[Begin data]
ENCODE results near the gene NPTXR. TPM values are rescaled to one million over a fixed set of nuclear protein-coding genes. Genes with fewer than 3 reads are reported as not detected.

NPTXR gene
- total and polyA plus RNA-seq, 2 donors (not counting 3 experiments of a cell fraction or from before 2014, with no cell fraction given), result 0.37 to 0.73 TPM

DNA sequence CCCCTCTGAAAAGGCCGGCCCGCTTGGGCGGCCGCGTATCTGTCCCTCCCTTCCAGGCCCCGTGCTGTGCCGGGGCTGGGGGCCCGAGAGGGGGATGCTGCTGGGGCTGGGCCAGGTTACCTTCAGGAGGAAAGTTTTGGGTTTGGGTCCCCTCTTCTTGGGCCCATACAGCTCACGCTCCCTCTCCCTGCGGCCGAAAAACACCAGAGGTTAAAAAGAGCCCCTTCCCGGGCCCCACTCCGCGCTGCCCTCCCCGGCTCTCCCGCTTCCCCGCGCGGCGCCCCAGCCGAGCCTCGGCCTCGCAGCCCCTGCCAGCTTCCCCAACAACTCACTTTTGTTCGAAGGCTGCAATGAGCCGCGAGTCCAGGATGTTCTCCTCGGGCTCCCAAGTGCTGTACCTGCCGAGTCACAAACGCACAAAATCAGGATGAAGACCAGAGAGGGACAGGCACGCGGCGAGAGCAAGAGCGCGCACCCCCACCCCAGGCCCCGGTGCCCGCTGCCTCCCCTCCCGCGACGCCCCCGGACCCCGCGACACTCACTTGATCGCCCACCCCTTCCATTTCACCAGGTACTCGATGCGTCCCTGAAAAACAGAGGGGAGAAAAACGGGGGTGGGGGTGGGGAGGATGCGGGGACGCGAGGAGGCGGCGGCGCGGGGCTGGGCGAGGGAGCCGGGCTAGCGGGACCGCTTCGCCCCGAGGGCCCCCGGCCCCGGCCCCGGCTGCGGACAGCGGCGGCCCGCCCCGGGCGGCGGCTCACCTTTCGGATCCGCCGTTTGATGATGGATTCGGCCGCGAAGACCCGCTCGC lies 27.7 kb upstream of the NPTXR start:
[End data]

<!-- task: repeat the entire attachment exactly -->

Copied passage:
ENCODE results near the gene NPTXR. TPM values are rescaled to one million over a fixed set of nuclear protein-coding genes. Genes with fewer than 3 reads are reported as not detected.

NPTXR gene
- total and polyA plus RNA-seq, 2 donors (not counting 3 experiments of a cell fraction or from before 2014, with no cell fraction given), result 0.37 to 0.73 TPM

DNA sequence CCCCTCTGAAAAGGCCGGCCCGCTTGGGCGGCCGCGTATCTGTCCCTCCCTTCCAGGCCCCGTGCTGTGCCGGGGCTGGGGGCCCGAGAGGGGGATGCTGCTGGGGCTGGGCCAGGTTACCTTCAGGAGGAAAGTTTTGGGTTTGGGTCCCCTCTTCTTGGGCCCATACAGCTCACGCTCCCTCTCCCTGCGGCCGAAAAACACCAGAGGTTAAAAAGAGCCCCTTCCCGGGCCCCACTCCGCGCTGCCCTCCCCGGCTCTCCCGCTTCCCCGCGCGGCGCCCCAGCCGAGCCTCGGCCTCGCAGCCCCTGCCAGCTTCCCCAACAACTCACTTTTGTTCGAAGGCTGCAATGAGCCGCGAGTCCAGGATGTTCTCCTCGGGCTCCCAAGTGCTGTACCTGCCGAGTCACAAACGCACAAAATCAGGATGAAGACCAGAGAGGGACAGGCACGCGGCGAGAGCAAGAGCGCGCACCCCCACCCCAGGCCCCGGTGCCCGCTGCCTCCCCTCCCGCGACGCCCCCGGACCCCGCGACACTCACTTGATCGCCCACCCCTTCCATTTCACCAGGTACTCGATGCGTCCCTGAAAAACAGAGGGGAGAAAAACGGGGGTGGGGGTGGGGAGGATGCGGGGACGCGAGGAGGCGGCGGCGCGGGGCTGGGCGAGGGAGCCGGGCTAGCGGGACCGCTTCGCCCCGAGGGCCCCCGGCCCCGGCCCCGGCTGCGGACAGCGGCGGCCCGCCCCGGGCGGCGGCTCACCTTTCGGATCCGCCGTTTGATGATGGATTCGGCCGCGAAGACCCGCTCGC lies 27.7 kb upstream of the NPTXR start: